Horsing around at school: Temple High students get hands-on equestrian experience

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Teachers usually don’t like their students to horse around in class, but when it comes to getting visual with learning, you can bet the farm that Temple High School agriculture science teacher Jaycee Thompson will make the exception.

“It is great for them to actually put their hands on the animal and actually feel what we have been learning about,” Thompson said.

Friday afternoon, Thompson brought her horses to class as a part of her lesson plan. In her second year at Temple High, she said it is nothing new for her, but the concept is fresh to her students.

“I have always done this when I teach anatomy because being hands on and seeing it in person helps the students grasp the content so much better,” she said.

Thompson had her class identify the external anatomy of the horse by posting sticky labels all over its body.

Belen Flores is a sophomore in Thompson’s equine science class and hopes to become a large-animal veterinarian.

“The other day in class I didn’t understand all of the parts on the horse,” she said. “But with the horses here, it is clearer to me.”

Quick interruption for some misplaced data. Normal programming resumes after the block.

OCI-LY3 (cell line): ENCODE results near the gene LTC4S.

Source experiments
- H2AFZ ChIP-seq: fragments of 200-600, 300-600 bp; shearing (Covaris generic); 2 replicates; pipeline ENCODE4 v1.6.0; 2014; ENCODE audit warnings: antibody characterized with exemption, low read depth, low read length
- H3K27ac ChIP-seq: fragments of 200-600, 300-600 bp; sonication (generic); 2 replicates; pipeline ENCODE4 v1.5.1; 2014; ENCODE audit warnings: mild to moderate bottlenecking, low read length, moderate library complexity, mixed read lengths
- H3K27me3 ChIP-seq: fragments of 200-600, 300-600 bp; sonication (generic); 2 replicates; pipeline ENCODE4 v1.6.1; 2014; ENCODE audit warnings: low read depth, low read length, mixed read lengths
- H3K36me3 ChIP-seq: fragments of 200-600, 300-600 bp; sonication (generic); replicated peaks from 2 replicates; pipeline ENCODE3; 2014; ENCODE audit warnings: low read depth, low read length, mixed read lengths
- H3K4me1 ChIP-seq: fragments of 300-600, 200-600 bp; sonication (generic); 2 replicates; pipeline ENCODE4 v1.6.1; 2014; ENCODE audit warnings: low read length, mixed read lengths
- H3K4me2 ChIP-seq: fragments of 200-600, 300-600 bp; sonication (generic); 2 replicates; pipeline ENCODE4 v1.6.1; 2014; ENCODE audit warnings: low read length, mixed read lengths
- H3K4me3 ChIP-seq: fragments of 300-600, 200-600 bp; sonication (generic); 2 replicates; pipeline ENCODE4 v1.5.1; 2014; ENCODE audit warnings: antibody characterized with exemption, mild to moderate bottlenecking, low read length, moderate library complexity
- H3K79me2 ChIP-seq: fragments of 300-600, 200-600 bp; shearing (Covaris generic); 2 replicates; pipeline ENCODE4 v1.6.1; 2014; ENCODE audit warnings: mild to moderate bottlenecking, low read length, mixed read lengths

Sophomore Riley Royal said this type of learning experience versus opening up a book gives him the chance to see it in person rather than pinpoint the horse’s anatomy on a diagram.

“I love animals and grew up around them all my life,” he said. “I want to follow in my grandpa’s footsteps and become a veterinarian. Outside of class, I also get to practice at my grandpa’s vet clinic.”

Thompson said lessons like these are beneficial to the students in her class who have plans on becoming a veterinarian one day.

“It is great for them to see the actual size of the animal they are learning about,” Thompson said. “It might even change their mind sometimes because they might actually think they are a little too scary…so they may realize they’d rather work with small animals.”

Thompson talked to students about the evolution of a horse’s body as compared to its prehistoric ancestors.

“It shows me firsthand about horses and what I have learned in class about their history and how they are in the wild versus domesticated,” Flores said.

Thompson also taught students how to restrain the horses for veterinary procedures.

“It is also great for them to witness a horse’s behavior and how to handle them safely,” Thompson said.

Thompson, who refers to her horses as her “babies,” said bringing them to class is an advantage for the high schools students.

“I wish I had these opportunities when I was in high school,” she said. “I didn’t get most of my experience with large animals until I was in college.”